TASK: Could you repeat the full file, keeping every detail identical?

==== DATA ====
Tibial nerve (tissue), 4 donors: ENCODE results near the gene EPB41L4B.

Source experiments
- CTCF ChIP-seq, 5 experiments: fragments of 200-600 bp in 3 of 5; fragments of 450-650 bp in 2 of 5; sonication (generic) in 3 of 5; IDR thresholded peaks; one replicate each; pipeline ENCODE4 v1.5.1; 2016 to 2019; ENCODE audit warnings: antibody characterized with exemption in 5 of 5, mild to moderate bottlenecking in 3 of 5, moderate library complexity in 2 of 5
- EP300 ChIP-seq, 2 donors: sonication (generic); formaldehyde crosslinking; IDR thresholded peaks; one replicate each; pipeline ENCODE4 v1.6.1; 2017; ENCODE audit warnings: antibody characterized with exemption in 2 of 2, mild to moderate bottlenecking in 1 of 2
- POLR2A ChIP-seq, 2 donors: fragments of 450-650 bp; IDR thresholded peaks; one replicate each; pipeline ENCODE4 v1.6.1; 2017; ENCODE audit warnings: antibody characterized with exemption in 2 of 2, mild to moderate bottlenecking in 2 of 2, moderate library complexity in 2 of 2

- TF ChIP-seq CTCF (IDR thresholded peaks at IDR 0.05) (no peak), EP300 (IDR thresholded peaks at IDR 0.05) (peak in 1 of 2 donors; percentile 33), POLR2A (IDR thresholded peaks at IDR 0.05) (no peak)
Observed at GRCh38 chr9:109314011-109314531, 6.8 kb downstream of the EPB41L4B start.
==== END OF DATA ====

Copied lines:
Tibial nerve (tissue), 4 donors: ENCODE results near the gene EPB41L4B.

Source experiments
- CTCF ChIP-seq, 5 experiments: fragments of 200-600 bp in 3 of 5; fragments of 450-650 bp in 2 of 5; sonication (generic) in 3 of 5; IDR thresholded peaks; one replicate each; pipeline ENCODE4 v1.5.1; 2016 to 2019; ENCODE audit warnings: antibody characterized with exemption in 5 of 5, mild to moderate bottlenecking in 3 of 5, moderate library complexity in 2 of 5
- EP300 ChIP-seq, 2 donors: sonication (generic); formaldehyde crosslinking; IDR thresholded peaks; one replicate each; pipeline ENCODE4 v1.6.1; 2017; ENCODE audit warnings: antibody characterized with exemption in 2 of 2, mild to moderate bottlenecking in 1 of 2
- POLR2A ChIP-seq, 2 donors: fragments of 450-650 bp; IDR thresholded peaks; one replicate each; pipeline ENCODE4 v1.6.1; 2017; ENCODE audit warnings: antibody characterized with exemption in 2 of 2, mild to moderate bottlenecking in 2 of 2, moderate library complexity in 2 of 2

- TF ChIP-seq CTCF (IDR thresholded peaks at IDR 0.05) (no peak), EP300 (IDR thresholded peaks at IDR 0.05) (peak in 1 of 2 donors; percentile 33), POLR2A (IDR thresholded peaks at IDR 0.05) (no peak)
Observed at GRCh38 chr9:109314011-109314531, 6.8 kb downstream of the EPB41L4B start.